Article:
Letters of Life

Todd Rundgren

Nobody I know is familiar with this name, so please press play.

I refrained from writing a post about this overlooked musician for as long as I could.

Then a 20-year-old friend said it didn’t matter that he was from an era long goneby (the ’70s) because
even people her age would find it novel to listen to something from another time. [For the record, I’ve only just discovered the music of the 70s.]

You just do a doubletake when you hear that voice! It just resounds with emotion.
And the lyrics! They have this seductive melancholy about it, and in this instance, is enigmatic. Does he or doesn’t he? [Care for her, that is.]

This multi-instrument musician wrote, played, sang, engineered and produced everything on three of the four sides of this double album, Something Anything?, considered his best by fans.

I had never heard of Todd Rundgren or his contribution to the American pop music lexicon until, oh, a month ago. I stumbled across the score of the ballad Hello It’s Me, considered the best song in his song-writing oevre, and looked it up on Youtube. I guess I haven’t looked back since. I’m smitten.

Smitten by his hooks, the quality of his lyrics, the craftsmanship of his compositions and arrangements,
and of course, his vocals. Admittedly, I’m not into his hard rock works, though I’m sure they’re quite good.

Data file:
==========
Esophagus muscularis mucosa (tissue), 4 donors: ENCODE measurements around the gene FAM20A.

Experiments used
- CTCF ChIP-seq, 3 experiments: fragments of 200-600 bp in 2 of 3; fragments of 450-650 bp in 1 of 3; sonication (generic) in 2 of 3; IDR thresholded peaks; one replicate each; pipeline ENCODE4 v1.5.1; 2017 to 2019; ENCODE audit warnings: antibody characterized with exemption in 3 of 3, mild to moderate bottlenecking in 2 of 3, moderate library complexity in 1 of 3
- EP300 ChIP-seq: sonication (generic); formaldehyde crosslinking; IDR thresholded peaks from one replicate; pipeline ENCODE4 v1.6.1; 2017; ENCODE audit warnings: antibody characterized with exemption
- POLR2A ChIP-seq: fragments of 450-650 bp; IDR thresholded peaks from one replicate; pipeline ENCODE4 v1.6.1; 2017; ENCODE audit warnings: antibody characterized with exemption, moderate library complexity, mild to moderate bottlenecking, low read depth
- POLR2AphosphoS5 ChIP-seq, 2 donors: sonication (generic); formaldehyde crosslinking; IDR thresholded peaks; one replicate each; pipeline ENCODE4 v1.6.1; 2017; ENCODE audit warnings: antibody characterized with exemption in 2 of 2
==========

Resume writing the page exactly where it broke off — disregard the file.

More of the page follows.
His top hits were more middle-of-the-road, which I love also: I Saw the Light, and It Wouldn’t Make Any Difference.

Despite his sheer talent, Rundgren’s singing career didn’t last beyond the 80s, in the light of the Brit invasion and the newer sound of music that took the world by storm. (The Clash, Pet Shop Boys, Depeche Mode, the Eurythmics. . . somehow, class acts like U2 managed to stay relevant even til today.) Instead, Rundgren focussed on a successful record producing career, (even producing albums for Japanese musician Hiroshi Takano) and has been hailed as a genius by industry stalwarts and fans alike.

Interestingly, one of his albums, A Cappella (1985), was recorded using Rundgren’s multitracked voice, accompanied by arrangements constructed from programmed vocal samples. The album is one of Rundgren’s most unusual in that every sound is the product of the artist’s voice. Rundgren employed overdubbing techniques and an E-mu Emulator (an early sampler), electronically manipulating the sound of his voice in order to mimic conventional rock instruments, handclaps, and other sounds. Take a listen to the hit Something To Fall Back On. This unique approach to music making was later explored by artists such as Mike Patton and Björk. Rundgren developed his visionary ideas with forerunners of today’s music-related computer apps, interactive video, and internet music distribution long before these concepts became mainstream ideas.

So. Thank you for listening to this vintage from a more innocent time.

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